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Archive for the ‘Low down payment programs’ Category

{{You’re gonna have to hang in there with me, this one definitely gets filed under ‘boring but important’}}

Today, HUD announced new rules for FHA mortgages that will go into effect in the near future (“summer” whatever that may mean). Those who don’t eat, breathe, and live real estate finance like I do may not know this, but FHA has become the go-to loan for most borrowers, especially first-timers and lower income, but really for everyone who doesn’t have 20% to put down.

Here are the proposed changes:

Anyone with a credit score under 580 is required to put down 10%

Hey HUD, maybe we should call you Captain Obvious! In practice, most banks aren’t lending to anyone with a score of less than 620 these days anyway so this one won’t have much of an impact.

The up front mortgage insurance is being raised from 1.75% to 2.25%

For a $100,000 loan amount, this means that the house would cost you an extra $500 which can be financed into the loan. Again, not great but not a huge deal in the grand scheme of things.

Seller concessions limited to 3%

This is the one that gives me heartburn. What’s a seller concession, you ask? In most cases, it’s your closing costs. With FHA, you can get a loan with as little as 3.5% down. For first time buyers without a lot of savings, that means you can buy a $100,000 house with not much more than $3,500 out of your pocket, assuming the seller pays your closing costs. That last part is the kicker. Currently, the seller is allowed to contribute up to 6%. And 6% is plenty when you are talking about a $100,000 loan. You aren’t usually going to go over $6,000. But you are probably going to go over $3,000, the new limit in this scenario.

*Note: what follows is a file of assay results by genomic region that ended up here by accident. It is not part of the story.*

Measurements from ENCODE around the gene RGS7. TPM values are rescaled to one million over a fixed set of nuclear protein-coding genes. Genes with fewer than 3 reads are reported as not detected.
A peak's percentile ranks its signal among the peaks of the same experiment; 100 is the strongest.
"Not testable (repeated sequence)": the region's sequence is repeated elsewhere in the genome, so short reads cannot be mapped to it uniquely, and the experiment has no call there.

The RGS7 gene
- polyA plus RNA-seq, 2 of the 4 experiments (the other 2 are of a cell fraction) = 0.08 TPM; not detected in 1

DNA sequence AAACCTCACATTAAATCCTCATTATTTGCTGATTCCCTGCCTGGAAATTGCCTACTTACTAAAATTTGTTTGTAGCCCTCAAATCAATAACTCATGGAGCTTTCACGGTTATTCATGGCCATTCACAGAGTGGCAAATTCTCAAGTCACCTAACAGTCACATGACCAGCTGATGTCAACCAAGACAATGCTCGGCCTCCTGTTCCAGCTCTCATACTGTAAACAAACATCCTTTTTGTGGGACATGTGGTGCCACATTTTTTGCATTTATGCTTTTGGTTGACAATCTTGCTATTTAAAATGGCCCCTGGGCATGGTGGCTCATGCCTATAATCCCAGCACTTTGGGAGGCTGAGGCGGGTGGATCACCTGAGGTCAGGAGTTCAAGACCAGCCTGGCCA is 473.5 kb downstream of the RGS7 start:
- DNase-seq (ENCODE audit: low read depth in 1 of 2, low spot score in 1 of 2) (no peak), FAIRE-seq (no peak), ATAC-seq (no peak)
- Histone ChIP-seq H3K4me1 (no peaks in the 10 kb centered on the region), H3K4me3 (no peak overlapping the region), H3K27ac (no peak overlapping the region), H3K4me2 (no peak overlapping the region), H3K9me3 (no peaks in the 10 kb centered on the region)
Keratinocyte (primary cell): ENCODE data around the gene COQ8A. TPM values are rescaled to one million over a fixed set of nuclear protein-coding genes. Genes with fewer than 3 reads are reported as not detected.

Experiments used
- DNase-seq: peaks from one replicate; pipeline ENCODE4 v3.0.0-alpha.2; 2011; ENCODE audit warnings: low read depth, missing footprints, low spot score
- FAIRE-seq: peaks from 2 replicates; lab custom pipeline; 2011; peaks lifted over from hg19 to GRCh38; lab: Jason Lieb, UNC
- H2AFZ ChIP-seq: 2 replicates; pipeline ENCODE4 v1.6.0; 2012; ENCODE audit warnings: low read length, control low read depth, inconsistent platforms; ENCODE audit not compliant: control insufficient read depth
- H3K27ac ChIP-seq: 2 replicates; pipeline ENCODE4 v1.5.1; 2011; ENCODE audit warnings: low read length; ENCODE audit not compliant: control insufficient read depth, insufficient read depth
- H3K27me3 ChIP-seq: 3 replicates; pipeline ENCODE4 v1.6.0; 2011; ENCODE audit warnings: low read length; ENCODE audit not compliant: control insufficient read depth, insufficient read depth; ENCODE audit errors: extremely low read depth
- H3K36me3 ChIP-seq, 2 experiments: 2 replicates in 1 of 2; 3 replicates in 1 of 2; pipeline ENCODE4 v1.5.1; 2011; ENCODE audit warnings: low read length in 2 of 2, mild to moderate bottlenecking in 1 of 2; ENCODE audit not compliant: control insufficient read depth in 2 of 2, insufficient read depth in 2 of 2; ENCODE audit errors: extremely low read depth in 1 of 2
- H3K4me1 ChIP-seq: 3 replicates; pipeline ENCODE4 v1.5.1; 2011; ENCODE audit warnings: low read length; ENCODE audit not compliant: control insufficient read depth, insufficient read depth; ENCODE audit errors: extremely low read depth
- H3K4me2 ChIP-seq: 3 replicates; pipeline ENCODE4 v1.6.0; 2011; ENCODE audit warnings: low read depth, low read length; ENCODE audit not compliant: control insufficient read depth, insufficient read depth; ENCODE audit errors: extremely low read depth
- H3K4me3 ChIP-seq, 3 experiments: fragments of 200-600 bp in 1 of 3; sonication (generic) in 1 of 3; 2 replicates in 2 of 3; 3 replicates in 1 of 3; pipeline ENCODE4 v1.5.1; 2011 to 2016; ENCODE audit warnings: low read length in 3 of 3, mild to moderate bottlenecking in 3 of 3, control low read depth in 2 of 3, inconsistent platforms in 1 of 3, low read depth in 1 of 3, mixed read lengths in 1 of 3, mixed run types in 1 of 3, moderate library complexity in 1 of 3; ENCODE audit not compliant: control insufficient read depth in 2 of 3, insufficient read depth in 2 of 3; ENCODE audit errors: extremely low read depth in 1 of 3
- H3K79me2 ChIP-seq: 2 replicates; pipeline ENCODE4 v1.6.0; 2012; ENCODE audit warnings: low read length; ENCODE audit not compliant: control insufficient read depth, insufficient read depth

And if you are looking at an even smaller amount, say $50,000?  Three thousand dollars would probably cover your closing costs so you could buy a $50k house for as little as $1,750 out of pocket. Now, with the seller only contributing $1,500 toward your closing costs, that almost doubles what you’re going to have to pull out of the old tin can in the back yard. That’s HUGE!  Anyone looking to live in a $50,000 – they’re rare, but they do exist in Chattanooga – probably doesn’t have that extra $1,500.

And that’s why I don’t like this change. Looking at houses in the $200,000+ range? You probably won’t notice a difference. But all of those first time buyers who are near and dear to my heart (yes, it’s far more gratifying to sell someone their first house), to put it bluntly, are getting screwed.

So to all those who need to use FHA financing and who don’t have an extra couple thousand dollars in your mattress, now just became an even better time to buy. Don’t wait until ‘summer’!

Click to search Chattanooga houses for sale.

Disclaimer: all those closing costs number I’m throwing around up there don’t mean that I (or anyone else) is offering a loan with those exact costs, those are big round numbers to illustrate the point.

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Julia Odom enjoys long walks on the beach, debating the restoration vs. renovation question and hanging out with plumbing inspectors

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Check out the first post in this series here. But we’re just getting started on everything you need to know about buying a HUD house. By the way, some of these aren’t questions that are asked all that often, but rather questions that you should be asking.